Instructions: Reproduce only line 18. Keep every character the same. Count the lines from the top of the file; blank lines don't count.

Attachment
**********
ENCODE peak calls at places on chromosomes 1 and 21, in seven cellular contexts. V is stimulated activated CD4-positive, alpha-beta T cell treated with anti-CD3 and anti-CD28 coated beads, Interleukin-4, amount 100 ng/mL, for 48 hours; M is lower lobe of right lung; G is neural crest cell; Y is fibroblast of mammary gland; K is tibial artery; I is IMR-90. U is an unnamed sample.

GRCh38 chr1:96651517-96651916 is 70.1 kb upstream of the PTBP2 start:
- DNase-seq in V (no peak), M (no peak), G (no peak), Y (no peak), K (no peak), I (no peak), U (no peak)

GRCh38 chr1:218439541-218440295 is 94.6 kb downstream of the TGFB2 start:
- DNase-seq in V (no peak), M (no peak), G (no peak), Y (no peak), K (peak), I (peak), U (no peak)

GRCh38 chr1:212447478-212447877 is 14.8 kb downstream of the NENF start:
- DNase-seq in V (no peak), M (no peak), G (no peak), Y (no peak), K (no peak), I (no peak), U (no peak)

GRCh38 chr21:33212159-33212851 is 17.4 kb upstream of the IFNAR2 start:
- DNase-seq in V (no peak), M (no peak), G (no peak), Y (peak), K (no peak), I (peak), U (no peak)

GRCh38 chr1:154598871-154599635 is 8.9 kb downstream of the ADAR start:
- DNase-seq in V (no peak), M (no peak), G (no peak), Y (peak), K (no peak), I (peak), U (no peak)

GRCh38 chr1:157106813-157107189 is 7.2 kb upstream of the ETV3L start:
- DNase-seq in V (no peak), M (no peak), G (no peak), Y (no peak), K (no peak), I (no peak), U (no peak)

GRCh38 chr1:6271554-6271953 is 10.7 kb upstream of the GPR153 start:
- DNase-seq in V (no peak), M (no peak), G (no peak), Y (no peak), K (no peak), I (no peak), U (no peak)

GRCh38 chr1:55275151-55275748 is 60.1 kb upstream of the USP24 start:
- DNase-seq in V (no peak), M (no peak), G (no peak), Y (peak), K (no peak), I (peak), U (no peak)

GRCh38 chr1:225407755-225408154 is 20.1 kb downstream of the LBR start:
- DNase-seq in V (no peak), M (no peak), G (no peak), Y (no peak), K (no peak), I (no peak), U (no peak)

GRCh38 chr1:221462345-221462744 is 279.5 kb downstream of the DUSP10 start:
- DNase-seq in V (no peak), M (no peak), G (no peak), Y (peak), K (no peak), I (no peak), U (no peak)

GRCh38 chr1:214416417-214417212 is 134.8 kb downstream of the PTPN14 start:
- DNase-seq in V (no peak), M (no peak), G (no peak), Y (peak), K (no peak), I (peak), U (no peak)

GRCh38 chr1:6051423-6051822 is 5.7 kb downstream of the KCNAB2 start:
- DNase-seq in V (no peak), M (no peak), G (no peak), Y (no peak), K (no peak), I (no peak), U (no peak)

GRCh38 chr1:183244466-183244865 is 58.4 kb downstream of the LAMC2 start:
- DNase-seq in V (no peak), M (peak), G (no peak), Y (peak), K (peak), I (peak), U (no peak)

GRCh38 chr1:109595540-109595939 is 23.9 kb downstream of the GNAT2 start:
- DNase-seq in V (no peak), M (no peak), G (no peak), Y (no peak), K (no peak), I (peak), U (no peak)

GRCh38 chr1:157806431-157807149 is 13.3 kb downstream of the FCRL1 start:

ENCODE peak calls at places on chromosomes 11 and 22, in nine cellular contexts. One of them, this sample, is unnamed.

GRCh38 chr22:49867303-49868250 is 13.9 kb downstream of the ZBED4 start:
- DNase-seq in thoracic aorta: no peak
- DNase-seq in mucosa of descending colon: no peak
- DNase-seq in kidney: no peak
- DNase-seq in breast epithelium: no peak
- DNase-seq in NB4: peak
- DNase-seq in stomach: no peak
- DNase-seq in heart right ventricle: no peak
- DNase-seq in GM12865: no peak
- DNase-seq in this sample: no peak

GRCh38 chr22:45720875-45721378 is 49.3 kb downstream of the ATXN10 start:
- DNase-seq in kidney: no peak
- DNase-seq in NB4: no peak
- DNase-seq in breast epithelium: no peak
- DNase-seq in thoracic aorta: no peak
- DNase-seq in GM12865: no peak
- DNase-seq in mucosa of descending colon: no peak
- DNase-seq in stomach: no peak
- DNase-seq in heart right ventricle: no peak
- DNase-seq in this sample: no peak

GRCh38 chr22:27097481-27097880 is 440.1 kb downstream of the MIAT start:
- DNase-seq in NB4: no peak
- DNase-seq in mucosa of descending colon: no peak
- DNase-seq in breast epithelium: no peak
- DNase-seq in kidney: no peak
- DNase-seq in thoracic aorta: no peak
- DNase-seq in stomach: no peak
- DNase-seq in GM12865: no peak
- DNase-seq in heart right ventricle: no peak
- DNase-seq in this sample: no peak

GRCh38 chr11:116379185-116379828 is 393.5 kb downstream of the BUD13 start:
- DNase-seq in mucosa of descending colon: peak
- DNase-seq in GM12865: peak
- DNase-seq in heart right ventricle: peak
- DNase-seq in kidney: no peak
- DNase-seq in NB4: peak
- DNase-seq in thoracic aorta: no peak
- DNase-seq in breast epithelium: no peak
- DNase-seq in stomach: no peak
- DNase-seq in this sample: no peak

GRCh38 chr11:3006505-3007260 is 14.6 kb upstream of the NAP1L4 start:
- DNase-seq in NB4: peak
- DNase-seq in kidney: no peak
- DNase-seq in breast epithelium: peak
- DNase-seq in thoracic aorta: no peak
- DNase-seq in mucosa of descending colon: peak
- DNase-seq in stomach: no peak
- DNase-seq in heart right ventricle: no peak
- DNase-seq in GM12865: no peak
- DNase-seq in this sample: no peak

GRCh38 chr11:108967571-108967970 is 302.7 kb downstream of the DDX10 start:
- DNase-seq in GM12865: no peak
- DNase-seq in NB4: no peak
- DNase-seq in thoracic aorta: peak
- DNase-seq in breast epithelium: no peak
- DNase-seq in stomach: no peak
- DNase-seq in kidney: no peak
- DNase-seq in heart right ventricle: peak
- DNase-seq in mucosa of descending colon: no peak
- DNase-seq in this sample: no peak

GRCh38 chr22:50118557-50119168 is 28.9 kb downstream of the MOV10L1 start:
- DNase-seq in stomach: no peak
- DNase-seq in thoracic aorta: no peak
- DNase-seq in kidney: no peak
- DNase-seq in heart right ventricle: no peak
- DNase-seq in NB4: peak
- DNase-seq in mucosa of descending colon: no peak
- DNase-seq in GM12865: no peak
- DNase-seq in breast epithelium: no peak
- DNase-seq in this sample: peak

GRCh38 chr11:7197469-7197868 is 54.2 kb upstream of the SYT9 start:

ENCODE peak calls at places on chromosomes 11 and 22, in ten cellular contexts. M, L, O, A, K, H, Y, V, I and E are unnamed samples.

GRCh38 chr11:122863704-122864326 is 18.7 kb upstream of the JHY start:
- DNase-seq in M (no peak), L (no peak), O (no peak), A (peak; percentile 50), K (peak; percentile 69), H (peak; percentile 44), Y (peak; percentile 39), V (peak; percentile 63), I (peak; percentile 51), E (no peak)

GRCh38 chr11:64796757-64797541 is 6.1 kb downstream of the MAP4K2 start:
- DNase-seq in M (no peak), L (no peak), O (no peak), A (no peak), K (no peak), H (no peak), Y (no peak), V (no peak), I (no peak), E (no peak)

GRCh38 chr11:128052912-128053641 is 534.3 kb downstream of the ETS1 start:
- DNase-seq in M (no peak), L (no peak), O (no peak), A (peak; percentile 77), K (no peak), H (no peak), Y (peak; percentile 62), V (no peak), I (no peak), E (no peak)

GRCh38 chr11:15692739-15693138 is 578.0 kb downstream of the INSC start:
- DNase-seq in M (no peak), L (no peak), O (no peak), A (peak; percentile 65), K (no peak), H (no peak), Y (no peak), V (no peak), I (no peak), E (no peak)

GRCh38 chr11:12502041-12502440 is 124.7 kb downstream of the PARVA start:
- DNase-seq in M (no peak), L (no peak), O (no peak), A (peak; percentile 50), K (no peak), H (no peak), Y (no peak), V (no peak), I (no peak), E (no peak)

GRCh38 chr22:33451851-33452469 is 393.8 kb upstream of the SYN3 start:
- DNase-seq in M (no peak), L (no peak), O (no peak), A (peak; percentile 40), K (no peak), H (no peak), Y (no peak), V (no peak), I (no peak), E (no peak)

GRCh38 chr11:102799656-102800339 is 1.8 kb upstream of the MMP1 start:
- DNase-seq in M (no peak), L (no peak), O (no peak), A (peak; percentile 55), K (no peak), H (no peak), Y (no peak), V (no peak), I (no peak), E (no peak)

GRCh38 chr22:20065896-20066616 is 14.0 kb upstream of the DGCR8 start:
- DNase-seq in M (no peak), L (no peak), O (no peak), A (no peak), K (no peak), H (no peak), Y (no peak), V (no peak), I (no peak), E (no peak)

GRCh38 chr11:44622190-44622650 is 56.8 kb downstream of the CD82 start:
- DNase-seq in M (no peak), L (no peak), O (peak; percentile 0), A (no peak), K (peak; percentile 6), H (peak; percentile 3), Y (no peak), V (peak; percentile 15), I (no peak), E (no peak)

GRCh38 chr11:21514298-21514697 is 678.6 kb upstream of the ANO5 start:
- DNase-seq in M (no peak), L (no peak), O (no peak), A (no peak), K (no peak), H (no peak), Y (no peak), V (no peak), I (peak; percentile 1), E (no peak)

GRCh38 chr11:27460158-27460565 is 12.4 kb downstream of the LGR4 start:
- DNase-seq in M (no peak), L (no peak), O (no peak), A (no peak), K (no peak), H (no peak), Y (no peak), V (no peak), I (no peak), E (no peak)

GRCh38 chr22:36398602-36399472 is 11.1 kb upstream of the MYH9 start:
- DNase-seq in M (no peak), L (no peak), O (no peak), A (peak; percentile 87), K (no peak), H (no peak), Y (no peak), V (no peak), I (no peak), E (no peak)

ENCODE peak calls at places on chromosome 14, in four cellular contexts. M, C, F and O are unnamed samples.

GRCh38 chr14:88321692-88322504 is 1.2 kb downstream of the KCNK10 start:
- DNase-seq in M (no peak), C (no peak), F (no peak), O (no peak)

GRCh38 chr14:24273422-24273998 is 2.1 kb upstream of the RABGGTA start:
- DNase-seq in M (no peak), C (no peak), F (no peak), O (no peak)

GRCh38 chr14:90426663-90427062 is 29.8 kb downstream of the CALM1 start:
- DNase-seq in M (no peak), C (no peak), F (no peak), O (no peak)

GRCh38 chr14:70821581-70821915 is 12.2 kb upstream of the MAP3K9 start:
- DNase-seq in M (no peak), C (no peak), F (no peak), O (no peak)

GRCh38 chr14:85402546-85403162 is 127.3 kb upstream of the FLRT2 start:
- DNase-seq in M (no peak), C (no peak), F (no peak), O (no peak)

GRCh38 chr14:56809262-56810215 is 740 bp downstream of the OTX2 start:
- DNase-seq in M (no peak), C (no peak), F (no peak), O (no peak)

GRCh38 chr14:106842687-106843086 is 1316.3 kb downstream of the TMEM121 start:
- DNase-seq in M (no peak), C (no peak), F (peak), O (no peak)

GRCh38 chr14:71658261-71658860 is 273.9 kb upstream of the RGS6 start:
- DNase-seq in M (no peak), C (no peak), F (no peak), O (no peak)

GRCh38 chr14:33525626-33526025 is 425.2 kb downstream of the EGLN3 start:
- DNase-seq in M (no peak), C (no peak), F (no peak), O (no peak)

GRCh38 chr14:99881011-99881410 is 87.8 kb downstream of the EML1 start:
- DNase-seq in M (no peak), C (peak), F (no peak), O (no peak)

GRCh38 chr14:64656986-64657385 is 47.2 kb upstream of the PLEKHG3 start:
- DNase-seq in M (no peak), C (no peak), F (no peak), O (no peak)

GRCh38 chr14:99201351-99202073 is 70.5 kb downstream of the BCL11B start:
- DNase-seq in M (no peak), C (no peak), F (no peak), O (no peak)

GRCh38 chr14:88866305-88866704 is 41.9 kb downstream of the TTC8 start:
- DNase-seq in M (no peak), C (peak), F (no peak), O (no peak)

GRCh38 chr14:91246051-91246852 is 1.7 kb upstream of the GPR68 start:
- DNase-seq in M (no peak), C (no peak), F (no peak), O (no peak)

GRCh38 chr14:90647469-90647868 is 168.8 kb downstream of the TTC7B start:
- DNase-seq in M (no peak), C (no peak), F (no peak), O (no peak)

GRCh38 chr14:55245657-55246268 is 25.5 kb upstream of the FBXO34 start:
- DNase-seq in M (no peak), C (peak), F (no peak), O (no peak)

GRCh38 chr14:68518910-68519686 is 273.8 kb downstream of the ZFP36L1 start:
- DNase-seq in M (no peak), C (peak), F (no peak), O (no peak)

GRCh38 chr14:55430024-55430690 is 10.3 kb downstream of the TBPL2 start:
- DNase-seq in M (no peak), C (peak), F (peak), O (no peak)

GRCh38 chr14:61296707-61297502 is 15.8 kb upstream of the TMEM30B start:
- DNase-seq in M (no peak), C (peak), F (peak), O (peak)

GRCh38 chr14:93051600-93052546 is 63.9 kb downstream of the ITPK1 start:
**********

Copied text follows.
GRCh38 chr1:225407755-225408154 is 20.1 kb downstream of the LBR start: